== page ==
We'd like to prevent people from breaking in to siphon oil and commit vandalism, both above and below ground level. Would radio frequency identification do the trick?
That is a great question.
There are a number of ways in which radio frequency identification could be employed to detect thieves approaching a pipeline. Several companies sell mesh networks—very advanced RFID systems in which nodes have sensors that can detect vibrations and other environmental changes, and then communicate that information from one node to the next until the data reaches a host system. Software can sound an alarm if an intruder is detected.
Lockheed Martin and Textron each offer active wireless mesh-network systems to the military and private sector, to monitor movements or hazardous conditions (see Intrusion-Detecting Sensors Protect Borders, Troops). These devices are designed to utilize very little power, and can be run by solar energy. This could be a relatively cost-effective option, since a company need not run miles of wiring in order to power the sensors.
In 2010, we published an article about inventor Kenneth Cecil, who had patented an RFID detection system comprising ultrahigh-frequency (UHF) RFID transponders placed on a wall or fence about 2 feet apart at varying heights (see RFID Detects Intruders). UHF readers are positioned 30 feet apart, 10 to 20 feet from the tagged wall, and are set to ping the tags 20 times per second.
Cecil's system includes controllers designed to reside in the field and connect with up to 30 RFID readers. A central monitoring controller, at a remote location such as a guard station, continually polls all field controllers. If a transponder fails to respond, the field controller reports that transponder's unique identification code to the central monitoring controller, which has a database of tag IDs linked to specific locations, to determine where the breach occurred. The central monitoring controller also manages the alerts.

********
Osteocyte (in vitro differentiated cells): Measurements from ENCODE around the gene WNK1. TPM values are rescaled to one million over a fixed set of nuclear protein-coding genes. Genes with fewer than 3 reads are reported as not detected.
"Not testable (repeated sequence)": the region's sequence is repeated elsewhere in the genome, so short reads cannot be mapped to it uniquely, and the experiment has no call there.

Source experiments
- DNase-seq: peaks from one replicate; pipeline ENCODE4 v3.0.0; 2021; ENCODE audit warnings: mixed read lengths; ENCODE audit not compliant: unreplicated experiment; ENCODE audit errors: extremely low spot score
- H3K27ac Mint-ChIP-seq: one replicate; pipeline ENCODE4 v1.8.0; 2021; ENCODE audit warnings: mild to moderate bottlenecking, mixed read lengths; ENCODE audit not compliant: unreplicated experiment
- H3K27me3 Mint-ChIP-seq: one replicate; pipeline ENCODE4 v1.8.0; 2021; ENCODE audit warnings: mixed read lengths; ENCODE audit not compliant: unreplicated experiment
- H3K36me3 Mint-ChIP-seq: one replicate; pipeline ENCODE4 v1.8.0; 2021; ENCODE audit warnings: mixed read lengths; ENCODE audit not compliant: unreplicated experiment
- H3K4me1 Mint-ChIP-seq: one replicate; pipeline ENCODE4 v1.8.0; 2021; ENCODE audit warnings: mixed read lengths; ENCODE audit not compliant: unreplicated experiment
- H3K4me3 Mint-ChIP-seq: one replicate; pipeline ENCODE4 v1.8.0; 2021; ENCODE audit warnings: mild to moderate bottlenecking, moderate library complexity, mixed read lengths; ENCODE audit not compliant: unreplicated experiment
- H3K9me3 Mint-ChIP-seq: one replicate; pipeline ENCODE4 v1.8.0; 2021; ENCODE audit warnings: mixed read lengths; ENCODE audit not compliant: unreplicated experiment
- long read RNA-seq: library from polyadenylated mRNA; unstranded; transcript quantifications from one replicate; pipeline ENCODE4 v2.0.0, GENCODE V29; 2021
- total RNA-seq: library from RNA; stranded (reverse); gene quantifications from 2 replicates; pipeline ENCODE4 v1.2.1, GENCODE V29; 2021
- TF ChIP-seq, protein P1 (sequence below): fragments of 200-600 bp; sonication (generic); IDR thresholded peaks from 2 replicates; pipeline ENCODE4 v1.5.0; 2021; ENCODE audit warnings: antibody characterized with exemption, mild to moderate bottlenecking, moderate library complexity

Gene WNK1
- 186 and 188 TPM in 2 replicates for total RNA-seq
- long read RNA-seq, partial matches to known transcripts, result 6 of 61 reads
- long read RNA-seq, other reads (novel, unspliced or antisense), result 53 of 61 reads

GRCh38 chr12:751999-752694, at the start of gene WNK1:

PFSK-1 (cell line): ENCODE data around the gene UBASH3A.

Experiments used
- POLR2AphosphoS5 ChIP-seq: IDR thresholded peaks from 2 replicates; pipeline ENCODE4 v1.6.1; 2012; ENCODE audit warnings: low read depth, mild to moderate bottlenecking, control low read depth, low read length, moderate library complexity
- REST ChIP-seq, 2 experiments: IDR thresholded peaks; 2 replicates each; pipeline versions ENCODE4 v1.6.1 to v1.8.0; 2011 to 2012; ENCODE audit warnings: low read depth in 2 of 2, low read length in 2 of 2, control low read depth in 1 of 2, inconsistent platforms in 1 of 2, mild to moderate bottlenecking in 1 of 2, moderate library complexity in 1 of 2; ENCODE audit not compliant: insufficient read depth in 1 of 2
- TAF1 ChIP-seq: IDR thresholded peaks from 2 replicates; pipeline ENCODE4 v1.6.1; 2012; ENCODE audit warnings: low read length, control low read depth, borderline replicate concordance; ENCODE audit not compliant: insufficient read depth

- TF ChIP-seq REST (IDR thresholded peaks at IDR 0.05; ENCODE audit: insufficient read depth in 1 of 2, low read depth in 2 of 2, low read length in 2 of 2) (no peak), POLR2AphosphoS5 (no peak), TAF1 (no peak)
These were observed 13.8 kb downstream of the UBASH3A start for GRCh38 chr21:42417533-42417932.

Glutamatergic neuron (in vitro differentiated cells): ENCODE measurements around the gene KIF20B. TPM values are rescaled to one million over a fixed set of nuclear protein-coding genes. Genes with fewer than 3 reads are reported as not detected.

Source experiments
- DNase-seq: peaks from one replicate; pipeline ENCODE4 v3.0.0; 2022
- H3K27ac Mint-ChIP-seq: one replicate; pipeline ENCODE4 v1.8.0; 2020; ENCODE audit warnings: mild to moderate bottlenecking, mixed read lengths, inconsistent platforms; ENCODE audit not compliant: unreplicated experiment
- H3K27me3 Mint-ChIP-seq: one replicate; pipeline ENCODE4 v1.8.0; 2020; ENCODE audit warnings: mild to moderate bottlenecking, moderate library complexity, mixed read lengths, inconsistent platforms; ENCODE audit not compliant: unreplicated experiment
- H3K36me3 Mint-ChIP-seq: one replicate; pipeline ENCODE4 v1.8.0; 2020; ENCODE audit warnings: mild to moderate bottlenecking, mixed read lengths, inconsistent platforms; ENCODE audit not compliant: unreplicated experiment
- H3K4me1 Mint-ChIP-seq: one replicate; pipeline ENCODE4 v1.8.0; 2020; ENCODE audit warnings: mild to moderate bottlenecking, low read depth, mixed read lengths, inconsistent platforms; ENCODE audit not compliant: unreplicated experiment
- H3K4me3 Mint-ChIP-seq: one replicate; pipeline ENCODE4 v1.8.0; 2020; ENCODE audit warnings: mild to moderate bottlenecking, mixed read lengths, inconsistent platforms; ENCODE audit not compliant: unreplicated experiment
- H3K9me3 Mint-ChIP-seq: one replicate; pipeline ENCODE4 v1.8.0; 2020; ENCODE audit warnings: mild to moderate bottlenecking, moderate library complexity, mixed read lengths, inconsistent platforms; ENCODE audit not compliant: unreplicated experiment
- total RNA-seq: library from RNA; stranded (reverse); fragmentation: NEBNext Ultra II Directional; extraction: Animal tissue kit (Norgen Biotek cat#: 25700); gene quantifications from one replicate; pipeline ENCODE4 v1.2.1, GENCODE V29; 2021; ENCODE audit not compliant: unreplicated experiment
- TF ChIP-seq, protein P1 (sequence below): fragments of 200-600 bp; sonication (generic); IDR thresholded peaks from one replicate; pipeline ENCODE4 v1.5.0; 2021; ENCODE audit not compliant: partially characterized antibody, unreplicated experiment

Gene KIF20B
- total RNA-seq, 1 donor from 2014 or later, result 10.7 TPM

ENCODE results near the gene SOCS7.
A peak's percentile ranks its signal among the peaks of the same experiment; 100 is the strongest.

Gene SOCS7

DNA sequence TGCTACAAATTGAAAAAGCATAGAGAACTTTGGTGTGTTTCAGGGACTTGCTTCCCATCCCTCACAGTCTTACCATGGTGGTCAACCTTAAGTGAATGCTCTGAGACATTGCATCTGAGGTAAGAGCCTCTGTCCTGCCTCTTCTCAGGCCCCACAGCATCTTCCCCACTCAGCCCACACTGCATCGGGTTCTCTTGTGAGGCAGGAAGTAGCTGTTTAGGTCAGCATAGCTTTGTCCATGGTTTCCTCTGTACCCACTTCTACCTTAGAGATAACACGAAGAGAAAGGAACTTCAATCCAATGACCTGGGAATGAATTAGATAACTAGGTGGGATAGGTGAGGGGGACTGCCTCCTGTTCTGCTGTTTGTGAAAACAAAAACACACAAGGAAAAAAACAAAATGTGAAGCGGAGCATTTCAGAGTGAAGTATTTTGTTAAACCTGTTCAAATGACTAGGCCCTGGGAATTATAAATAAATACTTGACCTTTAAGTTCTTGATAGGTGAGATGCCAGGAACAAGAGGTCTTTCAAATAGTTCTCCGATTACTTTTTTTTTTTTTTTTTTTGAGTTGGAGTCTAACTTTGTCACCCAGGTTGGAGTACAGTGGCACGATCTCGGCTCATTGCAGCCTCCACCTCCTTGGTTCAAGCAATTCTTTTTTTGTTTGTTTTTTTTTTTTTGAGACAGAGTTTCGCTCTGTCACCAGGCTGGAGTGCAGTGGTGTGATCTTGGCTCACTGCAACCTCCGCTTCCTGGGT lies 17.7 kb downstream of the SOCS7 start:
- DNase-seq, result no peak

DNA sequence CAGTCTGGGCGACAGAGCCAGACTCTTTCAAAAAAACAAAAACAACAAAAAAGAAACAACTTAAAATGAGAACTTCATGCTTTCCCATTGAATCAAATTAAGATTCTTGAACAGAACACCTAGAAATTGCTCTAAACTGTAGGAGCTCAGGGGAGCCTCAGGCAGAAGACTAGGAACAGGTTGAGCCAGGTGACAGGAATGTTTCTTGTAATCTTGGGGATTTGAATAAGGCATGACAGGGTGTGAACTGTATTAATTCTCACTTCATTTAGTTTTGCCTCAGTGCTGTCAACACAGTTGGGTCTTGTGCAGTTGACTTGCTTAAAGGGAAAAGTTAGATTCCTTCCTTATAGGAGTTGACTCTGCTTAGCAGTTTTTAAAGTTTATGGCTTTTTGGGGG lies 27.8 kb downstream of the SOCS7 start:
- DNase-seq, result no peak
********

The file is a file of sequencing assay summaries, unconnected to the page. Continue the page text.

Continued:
The body of a person attempting to scale a wall would absorb the RF energy between a tag and a reader, briefly blocking the signal and preventing that tag from responding to the reader with its unique ID. Cecil has also developed a tunnel-detection system that involves burying RFID tags and readers in plastic pipes and monitoring interruptions between signal and tag. If communication between a transponder and a reader is interrupted, the field controller relays the tag's unique ID to the central monitoring controller.
You could also set the system to send a Short Message Service (SMS) text message to a security guard's phone, point a closed-circuit television in the direction of the intrusion, sound an alarm or all of the above. This solution could be adapted whereby instead of detecting a body between a wall and the readers, it would detect someone approaching the oil pipeline. There are readers that can communicate via the cell network to send data to a remote monitoring station.
That said, I don't know if these are the most cost-effective ways to protect pipeline. Video surveillance with computers that analyze the images to detect intruders might be a cheaper solution—at least for above-ground intrusions.
—Mark Roberti, Founder and Editor, RFID Journal
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